The Federation of Irish Societies in Britain has published the “FIS Guide to Setting Up an Elders’ Lunch Club”. It looks like a great resource for groups interested in enhancing the lives of elders. The handbook notes the benefits of a lunch club are extensive:
A lunch club, not only allows organisations to improve their relations with elders but also provides an excellent social networking opportunity (for some elders, isolation is a stark reality within their lives) as well as offering an access point for various community services, i.e. Health, Benefits, etc.
It’s a really comprehensive guide, covering organisational issues, finding premises, training volunteers and staff, nutrition and menus, promotion, record keeping, finances, and suggested meals.
Irish historian Ultan Cowley, an Ean member, will give a talk on “The Irish in British Construction: A Symbiotic Relationship?” The lecture will be held at the Irish Cultural Centre in Hammersmith, on 21 February at 7:00 (with refreshments at 6:30).
The talk will focus on how the Irish played such a major role in the British construction industry, will explore their contributions, and discuss what cost those contributions came at.
Ultan Cowley is the author of “The Men Who Built Britain: A History of the Irish Navvy”.
For more information, click on the flyer.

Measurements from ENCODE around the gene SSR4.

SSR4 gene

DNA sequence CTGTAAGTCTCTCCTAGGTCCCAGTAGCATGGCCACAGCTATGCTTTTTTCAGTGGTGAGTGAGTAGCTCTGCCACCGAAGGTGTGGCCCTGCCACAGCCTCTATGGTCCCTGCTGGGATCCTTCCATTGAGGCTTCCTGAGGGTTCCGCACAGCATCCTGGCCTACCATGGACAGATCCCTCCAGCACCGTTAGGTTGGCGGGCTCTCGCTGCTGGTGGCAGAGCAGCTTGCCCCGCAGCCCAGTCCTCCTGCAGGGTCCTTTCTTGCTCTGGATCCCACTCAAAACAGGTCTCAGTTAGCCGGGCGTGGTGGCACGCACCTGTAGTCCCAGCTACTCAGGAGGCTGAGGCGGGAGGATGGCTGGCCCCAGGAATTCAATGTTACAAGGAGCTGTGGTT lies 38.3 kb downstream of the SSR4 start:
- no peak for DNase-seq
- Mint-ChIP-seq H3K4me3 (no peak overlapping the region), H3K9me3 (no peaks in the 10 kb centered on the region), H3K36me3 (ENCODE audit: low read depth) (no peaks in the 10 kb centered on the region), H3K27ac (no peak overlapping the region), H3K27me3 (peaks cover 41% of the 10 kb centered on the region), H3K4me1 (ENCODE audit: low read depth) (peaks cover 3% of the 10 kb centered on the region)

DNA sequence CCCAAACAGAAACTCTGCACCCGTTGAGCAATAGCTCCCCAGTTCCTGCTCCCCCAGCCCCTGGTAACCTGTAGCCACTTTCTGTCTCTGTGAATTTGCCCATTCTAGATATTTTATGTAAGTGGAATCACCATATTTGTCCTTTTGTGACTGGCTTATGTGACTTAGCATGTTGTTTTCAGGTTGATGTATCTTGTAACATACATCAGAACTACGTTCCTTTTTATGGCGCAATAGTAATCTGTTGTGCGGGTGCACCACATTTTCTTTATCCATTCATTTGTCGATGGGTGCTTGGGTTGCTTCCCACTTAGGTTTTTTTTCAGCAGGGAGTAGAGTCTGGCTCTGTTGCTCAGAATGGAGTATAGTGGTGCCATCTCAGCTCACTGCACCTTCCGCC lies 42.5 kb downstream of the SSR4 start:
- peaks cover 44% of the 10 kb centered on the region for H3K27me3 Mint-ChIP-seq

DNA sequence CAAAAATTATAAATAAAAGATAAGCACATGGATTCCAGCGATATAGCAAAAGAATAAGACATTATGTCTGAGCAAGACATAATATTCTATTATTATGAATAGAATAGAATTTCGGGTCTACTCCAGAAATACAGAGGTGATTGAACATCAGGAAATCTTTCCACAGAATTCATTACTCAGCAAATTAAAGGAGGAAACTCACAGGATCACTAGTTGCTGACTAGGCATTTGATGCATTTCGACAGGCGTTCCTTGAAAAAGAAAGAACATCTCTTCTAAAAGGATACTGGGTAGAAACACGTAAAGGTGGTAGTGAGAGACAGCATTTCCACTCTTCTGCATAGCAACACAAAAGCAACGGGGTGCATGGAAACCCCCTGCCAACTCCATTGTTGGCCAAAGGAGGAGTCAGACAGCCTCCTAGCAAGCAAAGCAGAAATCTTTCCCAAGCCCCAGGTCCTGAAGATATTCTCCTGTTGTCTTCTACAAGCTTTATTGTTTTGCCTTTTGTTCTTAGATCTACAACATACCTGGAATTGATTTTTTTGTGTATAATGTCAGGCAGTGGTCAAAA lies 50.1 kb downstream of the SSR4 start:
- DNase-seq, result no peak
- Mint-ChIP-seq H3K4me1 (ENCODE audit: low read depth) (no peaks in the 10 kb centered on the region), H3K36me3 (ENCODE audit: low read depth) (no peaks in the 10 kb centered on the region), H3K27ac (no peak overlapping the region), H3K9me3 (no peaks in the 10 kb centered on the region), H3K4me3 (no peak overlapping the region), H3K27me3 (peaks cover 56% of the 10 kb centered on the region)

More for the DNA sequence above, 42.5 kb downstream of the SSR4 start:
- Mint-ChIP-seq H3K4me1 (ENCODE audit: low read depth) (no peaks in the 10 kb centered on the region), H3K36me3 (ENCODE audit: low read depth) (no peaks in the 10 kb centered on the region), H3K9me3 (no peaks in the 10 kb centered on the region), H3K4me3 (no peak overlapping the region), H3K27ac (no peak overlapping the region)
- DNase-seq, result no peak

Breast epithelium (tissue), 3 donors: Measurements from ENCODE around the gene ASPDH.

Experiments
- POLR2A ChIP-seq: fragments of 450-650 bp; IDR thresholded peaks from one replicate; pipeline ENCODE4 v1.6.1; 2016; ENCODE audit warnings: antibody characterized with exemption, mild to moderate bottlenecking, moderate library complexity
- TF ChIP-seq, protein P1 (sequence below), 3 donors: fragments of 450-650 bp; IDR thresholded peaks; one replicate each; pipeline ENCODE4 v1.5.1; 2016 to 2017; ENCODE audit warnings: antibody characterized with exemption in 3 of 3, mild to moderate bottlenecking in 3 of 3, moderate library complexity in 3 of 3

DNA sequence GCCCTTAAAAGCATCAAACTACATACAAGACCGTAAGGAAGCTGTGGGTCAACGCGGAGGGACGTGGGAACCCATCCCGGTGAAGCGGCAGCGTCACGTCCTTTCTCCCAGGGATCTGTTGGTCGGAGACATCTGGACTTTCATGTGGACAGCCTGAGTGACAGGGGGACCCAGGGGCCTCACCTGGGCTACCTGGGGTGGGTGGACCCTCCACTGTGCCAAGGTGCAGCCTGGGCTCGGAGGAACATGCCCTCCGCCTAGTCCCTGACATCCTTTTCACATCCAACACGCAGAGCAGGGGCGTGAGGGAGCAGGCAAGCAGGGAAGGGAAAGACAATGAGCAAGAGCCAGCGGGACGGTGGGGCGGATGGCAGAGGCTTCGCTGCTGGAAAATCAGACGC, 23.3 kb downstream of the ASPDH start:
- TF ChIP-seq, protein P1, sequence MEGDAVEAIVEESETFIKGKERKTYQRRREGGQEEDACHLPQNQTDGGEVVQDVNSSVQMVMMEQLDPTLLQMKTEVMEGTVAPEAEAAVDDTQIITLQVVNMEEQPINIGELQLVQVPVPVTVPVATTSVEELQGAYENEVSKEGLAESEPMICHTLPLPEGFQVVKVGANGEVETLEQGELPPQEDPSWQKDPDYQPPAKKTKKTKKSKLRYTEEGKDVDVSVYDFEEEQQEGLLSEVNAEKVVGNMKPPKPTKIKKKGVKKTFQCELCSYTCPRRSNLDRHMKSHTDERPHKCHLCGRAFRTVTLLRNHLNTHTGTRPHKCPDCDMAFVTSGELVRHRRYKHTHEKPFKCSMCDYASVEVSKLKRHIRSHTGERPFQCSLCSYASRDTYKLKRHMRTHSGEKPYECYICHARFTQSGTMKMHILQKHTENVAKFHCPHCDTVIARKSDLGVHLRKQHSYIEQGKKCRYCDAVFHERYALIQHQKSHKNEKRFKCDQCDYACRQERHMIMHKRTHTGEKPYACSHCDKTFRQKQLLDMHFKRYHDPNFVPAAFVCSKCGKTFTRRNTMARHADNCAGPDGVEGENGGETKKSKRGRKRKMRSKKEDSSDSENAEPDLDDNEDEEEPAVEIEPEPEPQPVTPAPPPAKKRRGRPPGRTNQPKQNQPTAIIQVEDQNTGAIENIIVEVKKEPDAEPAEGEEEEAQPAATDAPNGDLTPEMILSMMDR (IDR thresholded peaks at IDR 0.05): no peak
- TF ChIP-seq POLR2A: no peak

Irish prisoners will not be deported upon completion of their sentences, according to a decision announced yesterday by British Home Secretary John Reid. A campaign by the Irish Commission for Prisoners Overseas and the Irish Government has resulted in the exemption of Irish nationals from the policy, announced last April, of deporting foreign national prisoners.
The Irish Commission for Prisoners Overseas, an Éan member organisation, submitted a dossier of more than 30 inmates with strong family ties in Britain. The organisation estimates that there could be as many as 1,000 Irish prisoners in English and Welsh jails. Grainne Prior of ICPO told the Guardian newspaper that many of the Irish prisoners were fully integrated into English life after living there for years; some had families and some had lost all family ties in Ireland.
Fr Gerry McFlynn of the London ICPO office said,
“Many families who contacted the ICPO over the last 9 months have been at their wits end due to the confusion and anxiety around the issue and the continued detention of their loved ones. Today’s statement in bound to bring reassurance and comfort to many”.
Bishop Seamus Hegarty, chair of the Irish Episcopal Commission for Emigrants, commended the support of the Irish Government in the matter, adding,
“I wish also to commend the dedication of the staff at the London and Maynooth offices of the ICPO. They have worked tirelessly to achieve this outcome on behalf of Irish prisoners in Britain, and their families. Contemporary migration brings with it the challenge of upholding human dignity while at the same time we respond to our mission to minister to people on the move”.
Siobhan Dennehy of the Emerald Isle Immigration Center in New York was interviewed on Ryan Tubridy about problems facing this year’s J-1 programme participants as well as the services offered by the EIIC. She noted her belief that the organisations operating the visa programme could be more pro-active in offering advice to the students before their arrival in the US.
Ryan Tubridy also spoke to a J-1 participant living in Yonkers who spoke of his difficulties in finding a job. He plans on returning home to Ireland after only six weeks because his job search has been fruitless.